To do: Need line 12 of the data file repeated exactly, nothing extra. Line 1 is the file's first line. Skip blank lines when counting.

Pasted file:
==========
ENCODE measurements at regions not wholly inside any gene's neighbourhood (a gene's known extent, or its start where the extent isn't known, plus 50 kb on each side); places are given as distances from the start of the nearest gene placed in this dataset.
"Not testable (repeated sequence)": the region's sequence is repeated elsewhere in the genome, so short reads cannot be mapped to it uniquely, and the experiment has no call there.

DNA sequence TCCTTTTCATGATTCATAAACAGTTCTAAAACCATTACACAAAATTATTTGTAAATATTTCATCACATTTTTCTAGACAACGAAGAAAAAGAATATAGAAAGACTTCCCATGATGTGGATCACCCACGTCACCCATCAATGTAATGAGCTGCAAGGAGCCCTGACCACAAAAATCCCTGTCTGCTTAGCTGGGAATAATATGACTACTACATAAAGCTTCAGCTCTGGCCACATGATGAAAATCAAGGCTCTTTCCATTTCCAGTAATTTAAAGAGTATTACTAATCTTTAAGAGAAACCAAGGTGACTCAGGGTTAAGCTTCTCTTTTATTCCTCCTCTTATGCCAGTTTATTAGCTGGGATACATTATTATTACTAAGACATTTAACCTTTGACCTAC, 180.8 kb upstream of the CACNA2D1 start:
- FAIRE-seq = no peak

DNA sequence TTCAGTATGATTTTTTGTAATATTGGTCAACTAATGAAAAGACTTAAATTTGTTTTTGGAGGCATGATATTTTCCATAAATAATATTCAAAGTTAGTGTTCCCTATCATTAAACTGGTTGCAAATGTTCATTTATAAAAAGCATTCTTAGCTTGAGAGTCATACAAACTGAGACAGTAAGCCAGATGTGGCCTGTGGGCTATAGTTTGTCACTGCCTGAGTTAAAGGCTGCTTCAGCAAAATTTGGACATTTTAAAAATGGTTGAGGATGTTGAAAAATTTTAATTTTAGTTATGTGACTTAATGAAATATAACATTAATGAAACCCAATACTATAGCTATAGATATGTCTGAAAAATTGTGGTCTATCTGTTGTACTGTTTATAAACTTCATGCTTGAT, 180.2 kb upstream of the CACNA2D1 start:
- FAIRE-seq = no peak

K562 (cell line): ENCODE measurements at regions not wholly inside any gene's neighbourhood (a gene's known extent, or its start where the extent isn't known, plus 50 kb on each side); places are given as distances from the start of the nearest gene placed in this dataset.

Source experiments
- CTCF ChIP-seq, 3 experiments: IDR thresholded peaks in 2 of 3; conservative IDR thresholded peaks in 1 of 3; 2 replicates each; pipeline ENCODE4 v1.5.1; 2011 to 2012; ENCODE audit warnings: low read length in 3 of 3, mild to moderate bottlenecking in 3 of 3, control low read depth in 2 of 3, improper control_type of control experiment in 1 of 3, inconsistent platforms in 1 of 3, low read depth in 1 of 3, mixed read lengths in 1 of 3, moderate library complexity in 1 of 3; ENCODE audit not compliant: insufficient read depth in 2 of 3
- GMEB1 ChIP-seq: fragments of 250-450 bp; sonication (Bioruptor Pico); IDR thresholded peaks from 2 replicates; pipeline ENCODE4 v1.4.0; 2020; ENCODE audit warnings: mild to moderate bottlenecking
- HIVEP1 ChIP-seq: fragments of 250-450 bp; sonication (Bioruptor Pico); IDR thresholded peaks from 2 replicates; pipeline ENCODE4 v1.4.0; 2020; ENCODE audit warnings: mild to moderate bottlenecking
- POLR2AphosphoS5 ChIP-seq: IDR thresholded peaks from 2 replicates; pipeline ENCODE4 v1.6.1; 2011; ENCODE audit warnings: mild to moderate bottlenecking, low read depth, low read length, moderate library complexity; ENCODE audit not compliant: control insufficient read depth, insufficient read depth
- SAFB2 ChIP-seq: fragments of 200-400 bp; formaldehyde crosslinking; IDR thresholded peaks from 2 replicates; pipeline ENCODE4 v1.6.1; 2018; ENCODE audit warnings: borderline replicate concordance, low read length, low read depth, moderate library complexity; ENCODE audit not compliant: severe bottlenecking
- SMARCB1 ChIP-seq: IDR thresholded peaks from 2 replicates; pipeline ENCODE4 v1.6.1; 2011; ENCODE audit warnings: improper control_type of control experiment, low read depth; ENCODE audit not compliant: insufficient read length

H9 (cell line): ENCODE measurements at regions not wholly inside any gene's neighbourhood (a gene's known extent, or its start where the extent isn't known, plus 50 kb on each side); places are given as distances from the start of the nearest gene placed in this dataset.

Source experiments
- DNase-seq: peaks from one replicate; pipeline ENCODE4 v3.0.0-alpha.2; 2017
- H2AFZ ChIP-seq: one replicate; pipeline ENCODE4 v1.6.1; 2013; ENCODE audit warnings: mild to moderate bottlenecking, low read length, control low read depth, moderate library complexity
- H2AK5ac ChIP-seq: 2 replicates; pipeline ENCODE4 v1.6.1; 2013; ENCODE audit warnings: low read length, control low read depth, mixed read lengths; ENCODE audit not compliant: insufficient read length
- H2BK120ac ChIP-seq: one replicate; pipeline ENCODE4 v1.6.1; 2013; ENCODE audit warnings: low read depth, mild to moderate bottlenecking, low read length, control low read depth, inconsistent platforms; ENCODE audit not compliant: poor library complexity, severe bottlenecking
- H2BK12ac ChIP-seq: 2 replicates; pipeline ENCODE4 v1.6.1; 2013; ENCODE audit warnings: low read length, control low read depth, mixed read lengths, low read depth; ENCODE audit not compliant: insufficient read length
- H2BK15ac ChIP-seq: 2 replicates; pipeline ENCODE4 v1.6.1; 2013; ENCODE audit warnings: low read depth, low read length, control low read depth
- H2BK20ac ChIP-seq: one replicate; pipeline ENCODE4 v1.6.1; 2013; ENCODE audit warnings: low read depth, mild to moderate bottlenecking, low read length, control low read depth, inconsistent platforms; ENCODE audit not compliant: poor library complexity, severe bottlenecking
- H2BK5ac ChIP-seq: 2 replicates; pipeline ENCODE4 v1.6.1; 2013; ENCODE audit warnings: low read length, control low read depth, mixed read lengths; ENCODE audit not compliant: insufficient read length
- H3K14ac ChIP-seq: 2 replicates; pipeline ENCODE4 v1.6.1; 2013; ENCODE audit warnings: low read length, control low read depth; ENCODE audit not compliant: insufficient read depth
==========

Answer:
- POLR2AphosphoS5 ChIP-seq: IDR thresholded peaks from 2 replicates; pipeline ENCODE4 v1.6.1; 2011; ENCODE audit warnings: mild to moderate bottlenecking, low read depth, low read length, moderate library complexity; ENCODE audit not compliant: control insufficient read depth, insufficient read depth